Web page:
Netflix's latest action-packed drama series on the Trojan War – shot in Cape Town – is streaming now
- Netflix's Troy: Fall of a City is the latest successful drama series the service has brought over from the UK.
- The BBC co-production serves as a retelling of the ancient Greek Tale, "The Iliad," Homer's epic poem that depicts the 10-year siege of Troy in the 13th century BC.
- It is BBC’s most expensive drama, costing R32.7 million per episode.
- Viewers can look forward to spotting the Cape’s Noordhoek beach, mountain passes outside Stellenbosch, and the open plains and vineyards of Boschendal.
The epic R260 million budget fantasy series "Troy: Fall of a City" – shot in locations across the Western Cape – is now streaming on Netflix.
Not a strict adaptation of Homer's epic poem, "Troy: Fall of a City" has been described by the UK's Daily Telegraph as a "fresh, psychologically knotty take on one of the greatest tales of them all."
South Africans may recognise Noordhoek beach, Theewaterskloof dam, the mountain passes outside Stellenbosch, and the open plains and vineyards of Boschendal in some of the scenes.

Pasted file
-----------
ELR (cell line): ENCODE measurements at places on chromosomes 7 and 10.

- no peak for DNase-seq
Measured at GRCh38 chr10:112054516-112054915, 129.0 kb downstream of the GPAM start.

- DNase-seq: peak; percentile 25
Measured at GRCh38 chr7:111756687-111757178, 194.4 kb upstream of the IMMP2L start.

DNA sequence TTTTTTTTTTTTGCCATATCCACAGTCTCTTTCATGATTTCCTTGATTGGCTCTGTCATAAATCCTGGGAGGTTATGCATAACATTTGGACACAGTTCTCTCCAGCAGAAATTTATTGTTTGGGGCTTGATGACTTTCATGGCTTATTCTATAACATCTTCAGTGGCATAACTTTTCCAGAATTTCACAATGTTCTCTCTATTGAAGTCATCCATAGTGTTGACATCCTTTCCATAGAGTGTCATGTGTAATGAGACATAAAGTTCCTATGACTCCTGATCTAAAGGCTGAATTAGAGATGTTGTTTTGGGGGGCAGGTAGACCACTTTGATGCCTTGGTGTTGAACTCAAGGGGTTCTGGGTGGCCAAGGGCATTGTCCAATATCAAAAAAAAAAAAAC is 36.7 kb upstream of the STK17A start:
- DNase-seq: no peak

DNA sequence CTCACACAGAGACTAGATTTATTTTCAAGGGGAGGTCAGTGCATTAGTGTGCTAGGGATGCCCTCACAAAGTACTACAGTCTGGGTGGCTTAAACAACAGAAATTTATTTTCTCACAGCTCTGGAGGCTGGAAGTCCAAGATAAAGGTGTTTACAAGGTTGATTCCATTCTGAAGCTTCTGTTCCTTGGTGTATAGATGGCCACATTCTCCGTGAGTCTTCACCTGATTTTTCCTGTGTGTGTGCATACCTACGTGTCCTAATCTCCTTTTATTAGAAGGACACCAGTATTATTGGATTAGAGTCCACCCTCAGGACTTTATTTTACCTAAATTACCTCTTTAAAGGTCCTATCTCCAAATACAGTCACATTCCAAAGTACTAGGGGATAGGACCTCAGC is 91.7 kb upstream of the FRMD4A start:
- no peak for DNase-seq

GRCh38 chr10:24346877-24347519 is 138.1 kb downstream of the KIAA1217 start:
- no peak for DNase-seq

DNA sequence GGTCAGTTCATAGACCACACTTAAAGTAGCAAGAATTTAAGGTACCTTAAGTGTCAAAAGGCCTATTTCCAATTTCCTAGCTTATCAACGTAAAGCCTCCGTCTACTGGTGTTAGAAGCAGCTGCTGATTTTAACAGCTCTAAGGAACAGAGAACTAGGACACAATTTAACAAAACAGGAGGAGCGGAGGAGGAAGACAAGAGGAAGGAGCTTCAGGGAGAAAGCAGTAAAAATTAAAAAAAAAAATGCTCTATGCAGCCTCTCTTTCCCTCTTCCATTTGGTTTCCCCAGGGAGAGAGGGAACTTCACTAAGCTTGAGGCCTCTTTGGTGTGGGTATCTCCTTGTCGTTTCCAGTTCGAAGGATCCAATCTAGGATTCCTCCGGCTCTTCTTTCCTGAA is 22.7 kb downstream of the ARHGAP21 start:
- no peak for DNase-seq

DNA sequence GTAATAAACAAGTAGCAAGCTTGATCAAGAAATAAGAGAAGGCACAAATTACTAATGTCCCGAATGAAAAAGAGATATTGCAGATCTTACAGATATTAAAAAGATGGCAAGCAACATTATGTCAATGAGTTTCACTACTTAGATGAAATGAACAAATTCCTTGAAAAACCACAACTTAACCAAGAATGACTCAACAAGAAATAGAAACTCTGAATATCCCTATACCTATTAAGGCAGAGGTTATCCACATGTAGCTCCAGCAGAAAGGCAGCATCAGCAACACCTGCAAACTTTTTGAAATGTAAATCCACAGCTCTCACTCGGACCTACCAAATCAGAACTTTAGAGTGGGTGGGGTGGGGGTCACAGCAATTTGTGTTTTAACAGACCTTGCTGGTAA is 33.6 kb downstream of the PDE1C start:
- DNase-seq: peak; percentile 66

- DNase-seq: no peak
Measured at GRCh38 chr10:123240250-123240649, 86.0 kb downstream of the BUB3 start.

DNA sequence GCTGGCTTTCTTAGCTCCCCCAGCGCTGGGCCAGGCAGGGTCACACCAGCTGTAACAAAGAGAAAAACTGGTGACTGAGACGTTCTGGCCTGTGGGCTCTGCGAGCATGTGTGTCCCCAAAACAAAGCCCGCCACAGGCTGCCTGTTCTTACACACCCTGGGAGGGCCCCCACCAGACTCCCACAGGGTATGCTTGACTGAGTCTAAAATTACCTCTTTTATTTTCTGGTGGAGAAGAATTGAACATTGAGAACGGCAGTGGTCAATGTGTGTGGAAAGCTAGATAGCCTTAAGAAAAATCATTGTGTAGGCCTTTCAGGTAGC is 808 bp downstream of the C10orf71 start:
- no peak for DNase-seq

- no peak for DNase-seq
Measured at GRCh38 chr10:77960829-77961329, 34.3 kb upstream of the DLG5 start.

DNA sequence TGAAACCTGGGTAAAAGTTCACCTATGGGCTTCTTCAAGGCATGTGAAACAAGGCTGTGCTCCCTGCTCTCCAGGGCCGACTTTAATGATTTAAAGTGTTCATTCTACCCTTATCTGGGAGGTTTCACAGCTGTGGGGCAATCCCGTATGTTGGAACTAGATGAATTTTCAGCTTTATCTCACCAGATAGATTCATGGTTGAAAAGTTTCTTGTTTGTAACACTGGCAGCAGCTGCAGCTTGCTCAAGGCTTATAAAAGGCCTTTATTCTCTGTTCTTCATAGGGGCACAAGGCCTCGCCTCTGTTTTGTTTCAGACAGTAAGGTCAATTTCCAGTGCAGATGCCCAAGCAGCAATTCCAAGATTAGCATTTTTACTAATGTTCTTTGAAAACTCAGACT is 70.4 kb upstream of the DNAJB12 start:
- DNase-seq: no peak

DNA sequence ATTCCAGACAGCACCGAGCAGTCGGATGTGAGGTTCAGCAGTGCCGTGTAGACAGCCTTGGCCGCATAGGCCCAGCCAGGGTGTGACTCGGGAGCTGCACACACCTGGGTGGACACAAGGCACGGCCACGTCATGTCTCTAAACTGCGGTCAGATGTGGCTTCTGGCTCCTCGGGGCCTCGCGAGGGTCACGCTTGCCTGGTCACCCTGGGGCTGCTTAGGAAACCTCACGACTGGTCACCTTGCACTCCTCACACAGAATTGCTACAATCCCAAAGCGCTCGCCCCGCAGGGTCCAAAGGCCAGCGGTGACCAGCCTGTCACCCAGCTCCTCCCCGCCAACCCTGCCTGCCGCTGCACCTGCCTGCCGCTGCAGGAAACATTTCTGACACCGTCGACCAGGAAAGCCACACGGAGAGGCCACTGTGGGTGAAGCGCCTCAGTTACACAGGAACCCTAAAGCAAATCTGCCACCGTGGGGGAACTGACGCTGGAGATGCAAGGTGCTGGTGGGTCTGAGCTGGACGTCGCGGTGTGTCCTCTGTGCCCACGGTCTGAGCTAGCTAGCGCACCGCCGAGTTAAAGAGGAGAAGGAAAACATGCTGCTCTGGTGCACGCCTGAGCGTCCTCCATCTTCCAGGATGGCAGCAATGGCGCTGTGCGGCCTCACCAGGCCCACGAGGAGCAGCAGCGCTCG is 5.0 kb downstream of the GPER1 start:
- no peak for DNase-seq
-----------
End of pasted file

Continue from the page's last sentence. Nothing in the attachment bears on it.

Read: R260 million was spent to turn Cape Town into an ancient city for BBC's most expensive TV series ever
It is the BBC’s most expensive drama ever, costing R32.7 million per episode, featuring 71 cast, 647 crew, and almost 2 000 extras from South Africa.
It premiered on the BBC in February, but the 8-episode first season is now streaming internationally on Netflix everywhere but the UK (including in the US and SA).
Altogether, the series will cover the 10-year siege of Troy that occurred in the 13th century BC.
Several critics have touted the series as a quality source of "escapism." The New York Times described it as "[reveling] in sex, blood, elaborate costuming and rousing monologues to tell the story of the two countries that went to war over the most beautiful woman in the world." The series currently has a 70% from critics on reviews aggregator Rotten Tomatoes.
"Troy" is the latest in a string of European co-productions on Netflix, including recent additions like the BBC's "The Frankenstein Chronicles" and "Babylon Berlin" from Germany.
Netflix CEO Reed Hastings said in March that his company had invested $1.75 billion in European TV productions, and that he is planning to invest more moving forward.
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